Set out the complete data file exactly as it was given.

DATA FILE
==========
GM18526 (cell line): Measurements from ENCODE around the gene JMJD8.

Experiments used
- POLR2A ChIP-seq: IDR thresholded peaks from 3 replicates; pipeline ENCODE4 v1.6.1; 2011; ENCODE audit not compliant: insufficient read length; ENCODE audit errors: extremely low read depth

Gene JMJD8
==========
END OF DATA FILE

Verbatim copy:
GM18526 (cell line): Measurements from ENCODE around the gene JMJD8.

Experiments used
- POLR2A ChIP-seq: IDR thresholded peaks from 3 replicates; pipeline ENCODE4 v1.6.1; 2011; ENCODE audit not compliant: insufficient read length; ENCODE audit errors: extremely low read depth

Gene JMJD8